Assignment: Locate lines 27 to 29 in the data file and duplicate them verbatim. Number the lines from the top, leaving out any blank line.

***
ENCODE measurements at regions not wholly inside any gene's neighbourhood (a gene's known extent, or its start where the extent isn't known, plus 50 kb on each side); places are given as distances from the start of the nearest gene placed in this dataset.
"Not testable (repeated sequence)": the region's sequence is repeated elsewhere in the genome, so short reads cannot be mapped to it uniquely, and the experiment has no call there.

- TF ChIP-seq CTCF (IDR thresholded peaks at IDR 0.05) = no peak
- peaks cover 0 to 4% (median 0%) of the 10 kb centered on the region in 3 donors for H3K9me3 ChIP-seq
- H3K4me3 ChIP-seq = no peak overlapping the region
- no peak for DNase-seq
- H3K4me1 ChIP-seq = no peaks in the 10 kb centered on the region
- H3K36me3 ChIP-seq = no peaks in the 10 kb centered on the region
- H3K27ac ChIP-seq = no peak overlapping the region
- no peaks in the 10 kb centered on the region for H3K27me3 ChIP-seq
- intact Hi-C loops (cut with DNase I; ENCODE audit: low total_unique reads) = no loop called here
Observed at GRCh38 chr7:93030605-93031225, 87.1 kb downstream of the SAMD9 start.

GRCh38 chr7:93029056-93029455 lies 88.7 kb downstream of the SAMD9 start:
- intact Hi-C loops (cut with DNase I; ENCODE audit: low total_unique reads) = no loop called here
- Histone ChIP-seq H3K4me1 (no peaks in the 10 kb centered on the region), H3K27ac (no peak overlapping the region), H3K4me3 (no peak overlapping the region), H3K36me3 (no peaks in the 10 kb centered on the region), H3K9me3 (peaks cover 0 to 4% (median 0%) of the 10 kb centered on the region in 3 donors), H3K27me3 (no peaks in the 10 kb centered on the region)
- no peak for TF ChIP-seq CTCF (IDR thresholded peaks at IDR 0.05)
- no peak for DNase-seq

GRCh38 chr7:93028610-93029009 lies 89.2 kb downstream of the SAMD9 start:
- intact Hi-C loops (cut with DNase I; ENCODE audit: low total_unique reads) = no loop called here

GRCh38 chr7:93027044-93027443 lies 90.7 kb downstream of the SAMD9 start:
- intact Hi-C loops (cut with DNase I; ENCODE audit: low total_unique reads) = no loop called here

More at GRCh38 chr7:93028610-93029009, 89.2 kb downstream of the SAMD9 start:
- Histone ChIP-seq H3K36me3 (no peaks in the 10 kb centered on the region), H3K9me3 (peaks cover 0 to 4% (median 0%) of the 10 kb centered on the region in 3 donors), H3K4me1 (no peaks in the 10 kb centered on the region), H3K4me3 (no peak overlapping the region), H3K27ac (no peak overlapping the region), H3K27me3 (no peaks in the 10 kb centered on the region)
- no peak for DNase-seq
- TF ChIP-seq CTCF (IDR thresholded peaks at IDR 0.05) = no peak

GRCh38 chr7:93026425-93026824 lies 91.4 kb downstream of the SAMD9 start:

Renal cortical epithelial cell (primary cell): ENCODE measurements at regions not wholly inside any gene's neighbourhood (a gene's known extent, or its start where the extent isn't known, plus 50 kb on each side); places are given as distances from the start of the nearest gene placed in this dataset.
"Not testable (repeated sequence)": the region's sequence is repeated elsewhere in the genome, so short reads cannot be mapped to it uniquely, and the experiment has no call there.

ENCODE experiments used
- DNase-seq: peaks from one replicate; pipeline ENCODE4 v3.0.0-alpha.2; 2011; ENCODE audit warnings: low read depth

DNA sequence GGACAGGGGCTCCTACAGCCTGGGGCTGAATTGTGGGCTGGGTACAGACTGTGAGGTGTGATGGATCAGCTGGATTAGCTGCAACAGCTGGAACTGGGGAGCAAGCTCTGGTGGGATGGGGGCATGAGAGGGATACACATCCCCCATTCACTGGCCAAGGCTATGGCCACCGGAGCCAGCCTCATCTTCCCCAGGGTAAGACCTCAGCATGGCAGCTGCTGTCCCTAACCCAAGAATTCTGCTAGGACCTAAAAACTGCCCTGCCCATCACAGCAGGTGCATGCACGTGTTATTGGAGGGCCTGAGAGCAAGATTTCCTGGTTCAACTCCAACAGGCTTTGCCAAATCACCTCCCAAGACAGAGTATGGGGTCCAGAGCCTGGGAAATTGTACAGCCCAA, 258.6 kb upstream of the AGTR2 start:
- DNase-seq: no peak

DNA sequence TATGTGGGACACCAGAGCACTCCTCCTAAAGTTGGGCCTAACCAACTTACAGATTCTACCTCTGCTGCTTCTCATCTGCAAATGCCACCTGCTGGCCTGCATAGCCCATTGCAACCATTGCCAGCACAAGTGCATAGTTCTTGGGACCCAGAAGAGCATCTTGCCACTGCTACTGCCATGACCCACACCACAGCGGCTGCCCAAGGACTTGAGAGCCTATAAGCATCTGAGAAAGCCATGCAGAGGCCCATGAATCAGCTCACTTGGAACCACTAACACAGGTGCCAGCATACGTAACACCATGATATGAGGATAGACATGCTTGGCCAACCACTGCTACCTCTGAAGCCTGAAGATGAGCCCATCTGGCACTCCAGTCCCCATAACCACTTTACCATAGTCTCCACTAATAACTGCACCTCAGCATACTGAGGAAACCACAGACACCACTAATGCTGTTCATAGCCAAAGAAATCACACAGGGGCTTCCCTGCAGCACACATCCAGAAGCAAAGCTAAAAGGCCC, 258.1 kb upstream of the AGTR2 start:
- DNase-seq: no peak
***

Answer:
Renal cortical epithelial cell (primary cell): ENCODE measurements at regions not wholly inside any gene's neighbourhood (a gene's known extent, or its start where the extent isn't known, plus 50 kb on each side); places are given as distances from the start of the nearest gene placed in this dataset.
"Not testable (repeated sequence)": the region's sequence is repeated elsewhere in the genome, so short reads cannot be mapped to it uniquely, and the experiment has no call there.

ENCODE experiments used